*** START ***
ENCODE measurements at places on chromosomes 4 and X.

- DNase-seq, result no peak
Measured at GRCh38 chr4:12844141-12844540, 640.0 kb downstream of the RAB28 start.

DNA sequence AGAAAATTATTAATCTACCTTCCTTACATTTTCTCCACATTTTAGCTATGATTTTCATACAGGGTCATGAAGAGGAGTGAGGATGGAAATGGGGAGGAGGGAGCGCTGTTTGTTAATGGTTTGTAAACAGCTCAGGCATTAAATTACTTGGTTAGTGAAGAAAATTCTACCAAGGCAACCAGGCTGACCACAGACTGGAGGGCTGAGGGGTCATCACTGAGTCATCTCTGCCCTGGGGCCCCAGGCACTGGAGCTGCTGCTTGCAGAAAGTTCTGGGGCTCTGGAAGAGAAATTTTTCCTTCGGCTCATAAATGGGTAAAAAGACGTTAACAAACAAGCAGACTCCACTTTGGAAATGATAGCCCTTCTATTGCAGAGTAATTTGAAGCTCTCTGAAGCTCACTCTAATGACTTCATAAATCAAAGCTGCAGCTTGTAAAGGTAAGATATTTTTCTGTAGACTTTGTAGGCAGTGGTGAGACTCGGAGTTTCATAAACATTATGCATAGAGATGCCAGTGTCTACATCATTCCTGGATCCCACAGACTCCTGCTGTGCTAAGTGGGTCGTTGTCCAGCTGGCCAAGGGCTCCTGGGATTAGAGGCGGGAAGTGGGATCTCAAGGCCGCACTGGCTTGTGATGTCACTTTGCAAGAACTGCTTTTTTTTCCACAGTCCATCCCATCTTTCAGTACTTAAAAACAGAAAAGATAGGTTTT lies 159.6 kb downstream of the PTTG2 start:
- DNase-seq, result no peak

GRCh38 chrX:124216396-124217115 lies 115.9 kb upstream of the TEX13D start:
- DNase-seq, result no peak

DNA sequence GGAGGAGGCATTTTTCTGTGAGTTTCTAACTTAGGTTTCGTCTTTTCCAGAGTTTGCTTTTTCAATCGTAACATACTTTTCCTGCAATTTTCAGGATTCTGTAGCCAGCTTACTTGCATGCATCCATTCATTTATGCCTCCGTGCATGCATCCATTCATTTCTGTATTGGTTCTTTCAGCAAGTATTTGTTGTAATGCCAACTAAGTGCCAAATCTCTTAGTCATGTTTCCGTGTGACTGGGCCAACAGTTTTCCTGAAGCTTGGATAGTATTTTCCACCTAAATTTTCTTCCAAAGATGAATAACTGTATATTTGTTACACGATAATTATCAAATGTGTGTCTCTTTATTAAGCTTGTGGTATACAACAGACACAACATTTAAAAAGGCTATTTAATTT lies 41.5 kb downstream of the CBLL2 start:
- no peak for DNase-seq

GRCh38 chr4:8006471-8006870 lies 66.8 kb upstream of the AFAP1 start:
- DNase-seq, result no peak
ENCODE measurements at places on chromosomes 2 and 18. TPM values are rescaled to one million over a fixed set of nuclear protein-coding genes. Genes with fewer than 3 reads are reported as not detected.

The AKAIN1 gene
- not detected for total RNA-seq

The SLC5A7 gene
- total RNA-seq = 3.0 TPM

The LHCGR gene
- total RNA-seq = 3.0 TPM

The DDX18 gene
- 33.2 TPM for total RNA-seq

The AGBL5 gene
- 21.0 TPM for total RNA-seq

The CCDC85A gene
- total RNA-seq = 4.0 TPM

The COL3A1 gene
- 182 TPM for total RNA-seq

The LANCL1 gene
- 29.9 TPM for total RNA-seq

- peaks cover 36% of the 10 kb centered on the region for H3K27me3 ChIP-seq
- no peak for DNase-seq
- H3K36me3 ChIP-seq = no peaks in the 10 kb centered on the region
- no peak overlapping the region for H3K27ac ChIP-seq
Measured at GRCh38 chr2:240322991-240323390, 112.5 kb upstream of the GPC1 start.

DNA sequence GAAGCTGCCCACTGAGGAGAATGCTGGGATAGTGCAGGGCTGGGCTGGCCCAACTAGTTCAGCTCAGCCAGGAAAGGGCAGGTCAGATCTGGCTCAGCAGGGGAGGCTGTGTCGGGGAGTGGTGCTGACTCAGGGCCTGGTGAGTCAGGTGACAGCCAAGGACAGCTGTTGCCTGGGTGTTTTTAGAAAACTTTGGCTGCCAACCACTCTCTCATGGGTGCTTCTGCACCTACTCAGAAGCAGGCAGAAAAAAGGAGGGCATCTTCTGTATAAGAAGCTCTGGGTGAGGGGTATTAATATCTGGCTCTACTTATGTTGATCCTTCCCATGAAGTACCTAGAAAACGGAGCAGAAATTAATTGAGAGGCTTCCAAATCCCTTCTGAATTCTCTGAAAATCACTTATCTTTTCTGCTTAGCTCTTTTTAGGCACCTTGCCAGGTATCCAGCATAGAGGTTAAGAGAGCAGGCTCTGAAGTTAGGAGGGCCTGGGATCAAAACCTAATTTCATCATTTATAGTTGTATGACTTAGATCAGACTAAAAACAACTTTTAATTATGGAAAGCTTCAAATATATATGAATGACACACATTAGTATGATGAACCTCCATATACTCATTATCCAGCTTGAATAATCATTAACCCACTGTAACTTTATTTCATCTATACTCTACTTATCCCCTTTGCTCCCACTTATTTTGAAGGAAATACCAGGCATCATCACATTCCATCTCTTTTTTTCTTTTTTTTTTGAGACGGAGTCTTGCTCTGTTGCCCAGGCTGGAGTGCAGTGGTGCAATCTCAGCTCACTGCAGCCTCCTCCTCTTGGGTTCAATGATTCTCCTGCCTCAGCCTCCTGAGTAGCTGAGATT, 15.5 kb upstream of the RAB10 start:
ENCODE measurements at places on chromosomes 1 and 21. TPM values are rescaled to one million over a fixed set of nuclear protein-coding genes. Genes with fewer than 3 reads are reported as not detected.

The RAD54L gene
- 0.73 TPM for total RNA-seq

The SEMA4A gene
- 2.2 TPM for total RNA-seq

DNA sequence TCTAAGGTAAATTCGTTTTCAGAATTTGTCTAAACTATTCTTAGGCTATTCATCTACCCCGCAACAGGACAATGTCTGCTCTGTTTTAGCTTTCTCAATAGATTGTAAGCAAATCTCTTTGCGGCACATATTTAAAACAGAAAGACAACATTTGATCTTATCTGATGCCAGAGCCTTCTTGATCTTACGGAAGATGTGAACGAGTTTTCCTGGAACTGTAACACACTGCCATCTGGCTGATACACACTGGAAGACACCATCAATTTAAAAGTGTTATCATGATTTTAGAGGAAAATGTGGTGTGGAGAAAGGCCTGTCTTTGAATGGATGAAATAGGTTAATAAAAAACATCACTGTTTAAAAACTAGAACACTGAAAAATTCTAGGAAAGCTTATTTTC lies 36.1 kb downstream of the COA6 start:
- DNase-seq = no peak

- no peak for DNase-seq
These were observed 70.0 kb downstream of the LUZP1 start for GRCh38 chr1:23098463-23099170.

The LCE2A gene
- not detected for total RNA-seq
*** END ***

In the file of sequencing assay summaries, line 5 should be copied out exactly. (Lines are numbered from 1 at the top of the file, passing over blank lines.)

- DNase-seq, result no peak